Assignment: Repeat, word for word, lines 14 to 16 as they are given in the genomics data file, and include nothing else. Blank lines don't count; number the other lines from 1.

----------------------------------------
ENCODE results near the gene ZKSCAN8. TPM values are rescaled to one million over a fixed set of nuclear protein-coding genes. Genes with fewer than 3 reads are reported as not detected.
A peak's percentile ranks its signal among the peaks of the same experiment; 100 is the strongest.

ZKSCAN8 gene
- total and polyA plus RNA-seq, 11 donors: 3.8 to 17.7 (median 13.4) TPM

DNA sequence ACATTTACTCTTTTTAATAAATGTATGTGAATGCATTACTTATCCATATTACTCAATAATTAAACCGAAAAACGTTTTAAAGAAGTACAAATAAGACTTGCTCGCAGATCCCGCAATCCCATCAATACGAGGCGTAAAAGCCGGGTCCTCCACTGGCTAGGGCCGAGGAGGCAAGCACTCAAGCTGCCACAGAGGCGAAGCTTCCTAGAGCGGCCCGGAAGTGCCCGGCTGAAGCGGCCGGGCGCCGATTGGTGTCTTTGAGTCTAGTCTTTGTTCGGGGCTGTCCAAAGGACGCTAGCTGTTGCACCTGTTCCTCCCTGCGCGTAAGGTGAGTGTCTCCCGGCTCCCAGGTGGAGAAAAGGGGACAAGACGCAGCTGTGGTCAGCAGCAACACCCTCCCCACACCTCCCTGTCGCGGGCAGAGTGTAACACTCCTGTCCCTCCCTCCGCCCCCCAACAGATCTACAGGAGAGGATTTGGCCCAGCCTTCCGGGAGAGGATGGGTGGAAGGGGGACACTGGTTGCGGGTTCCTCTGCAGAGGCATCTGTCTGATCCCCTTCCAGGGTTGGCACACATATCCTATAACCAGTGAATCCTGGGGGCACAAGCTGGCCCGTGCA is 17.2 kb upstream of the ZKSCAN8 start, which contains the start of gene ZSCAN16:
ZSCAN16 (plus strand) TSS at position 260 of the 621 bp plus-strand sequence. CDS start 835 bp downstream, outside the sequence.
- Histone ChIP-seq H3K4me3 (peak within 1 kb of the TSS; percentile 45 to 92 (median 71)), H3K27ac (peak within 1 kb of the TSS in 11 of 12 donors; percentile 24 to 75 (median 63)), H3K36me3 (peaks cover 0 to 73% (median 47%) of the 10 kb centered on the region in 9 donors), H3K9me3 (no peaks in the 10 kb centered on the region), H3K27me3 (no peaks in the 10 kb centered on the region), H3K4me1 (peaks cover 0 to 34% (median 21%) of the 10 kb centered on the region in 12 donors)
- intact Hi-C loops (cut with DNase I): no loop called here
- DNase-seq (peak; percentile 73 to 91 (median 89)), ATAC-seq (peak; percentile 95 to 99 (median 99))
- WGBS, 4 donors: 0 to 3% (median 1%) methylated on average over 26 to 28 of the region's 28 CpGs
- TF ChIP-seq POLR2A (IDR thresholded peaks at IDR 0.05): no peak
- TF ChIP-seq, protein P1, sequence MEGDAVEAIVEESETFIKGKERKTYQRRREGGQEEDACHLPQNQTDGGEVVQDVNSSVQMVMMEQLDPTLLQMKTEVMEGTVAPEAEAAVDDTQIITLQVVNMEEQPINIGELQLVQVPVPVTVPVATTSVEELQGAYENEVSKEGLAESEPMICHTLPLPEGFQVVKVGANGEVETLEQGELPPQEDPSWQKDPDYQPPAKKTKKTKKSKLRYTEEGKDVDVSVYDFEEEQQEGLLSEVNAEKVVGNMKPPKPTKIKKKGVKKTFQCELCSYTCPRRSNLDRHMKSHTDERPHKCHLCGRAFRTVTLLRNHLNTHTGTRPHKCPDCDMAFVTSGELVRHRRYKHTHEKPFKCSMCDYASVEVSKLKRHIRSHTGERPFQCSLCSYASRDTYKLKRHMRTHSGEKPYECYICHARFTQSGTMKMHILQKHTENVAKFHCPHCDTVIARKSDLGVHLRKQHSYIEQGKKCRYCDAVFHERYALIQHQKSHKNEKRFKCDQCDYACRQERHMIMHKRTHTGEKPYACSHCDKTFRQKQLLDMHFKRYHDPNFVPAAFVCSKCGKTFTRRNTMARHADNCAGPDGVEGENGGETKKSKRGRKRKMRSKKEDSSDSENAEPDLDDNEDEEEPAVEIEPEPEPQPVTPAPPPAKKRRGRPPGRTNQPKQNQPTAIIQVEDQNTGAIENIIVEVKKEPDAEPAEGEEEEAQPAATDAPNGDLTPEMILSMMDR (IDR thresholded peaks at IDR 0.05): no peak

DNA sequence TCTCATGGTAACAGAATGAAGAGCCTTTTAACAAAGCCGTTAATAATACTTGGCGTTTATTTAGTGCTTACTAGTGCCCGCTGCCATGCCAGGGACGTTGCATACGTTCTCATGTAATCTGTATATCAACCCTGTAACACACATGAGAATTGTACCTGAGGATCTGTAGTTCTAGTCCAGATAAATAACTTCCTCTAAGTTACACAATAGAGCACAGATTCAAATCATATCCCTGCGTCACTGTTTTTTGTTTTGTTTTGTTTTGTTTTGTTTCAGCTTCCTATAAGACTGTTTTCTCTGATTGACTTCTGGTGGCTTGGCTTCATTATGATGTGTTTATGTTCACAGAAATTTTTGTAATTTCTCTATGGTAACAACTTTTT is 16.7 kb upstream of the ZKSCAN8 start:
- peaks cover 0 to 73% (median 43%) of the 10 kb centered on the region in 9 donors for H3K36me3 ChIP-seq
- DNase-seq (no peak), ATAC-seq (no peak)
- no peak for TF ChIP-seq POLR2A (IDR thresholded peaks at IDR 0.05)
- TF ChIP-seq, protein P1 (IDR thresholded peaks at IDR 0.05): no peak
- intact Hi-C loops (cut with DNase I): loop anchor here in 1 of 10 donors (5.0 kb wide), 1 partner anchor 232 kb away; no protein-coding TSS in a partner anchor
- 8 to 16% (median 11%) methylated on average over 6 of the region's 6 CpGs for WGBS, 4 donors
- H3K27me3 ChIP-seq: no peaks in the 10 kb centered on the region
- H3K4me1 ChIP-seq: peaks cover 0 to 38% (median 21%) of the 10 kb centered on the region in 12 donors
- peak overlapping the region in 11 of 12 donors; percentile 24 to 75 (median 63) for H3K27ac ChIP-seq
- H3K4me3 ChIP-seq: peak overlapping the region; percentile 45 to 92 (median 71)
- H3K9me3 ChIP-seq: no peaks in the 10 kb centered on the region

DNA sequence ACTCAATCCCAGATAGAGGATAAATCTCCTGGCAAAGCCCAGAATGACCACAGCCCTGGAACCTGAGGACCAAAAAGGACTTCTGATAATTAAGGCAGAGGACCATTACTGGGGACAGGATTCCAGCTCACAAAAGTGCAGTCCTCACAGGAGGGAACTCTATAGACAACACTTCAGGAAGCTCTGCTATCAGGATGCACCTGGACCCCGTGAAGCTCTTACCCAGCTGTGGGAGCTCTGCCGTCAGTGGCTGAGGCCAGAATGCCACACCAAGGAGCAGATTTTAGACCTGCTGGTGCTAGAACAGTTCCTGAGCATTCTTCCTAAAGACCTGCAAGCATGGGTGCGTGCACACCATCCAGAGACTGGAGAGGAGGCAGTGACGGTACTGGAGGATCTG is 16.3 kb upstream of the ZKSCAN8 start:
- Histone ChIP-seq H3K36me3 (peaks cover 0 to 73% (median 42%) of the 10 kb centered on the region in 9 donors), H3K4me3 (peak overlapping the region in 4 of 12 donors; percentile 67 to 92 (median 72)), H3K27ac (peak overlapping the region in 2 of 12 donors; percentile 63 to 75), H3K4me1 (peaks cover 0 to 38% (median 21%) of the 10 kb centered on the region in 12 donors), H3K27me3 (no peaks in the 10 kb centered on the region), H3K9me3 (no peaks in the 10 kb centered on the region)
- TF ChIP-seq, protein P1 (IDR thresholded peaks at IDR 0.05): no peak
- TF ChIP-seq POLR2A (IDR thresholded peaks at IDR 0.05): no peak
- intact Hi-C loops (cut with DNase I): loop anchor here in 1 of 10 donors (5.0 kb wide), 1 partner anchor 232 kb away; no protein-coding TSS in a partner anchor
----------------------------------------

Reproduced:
- peaks cover 0 to 73% (median 43%) of the 10 kb centered on the region in 9 donors for H3K36me3 ChIP-seq
- DNase-seq (no peak), ATAC-seq (no peak)
- no peak for TF ChIP-seq POLR2A (IDR thresholded peaks at IDR 0.05)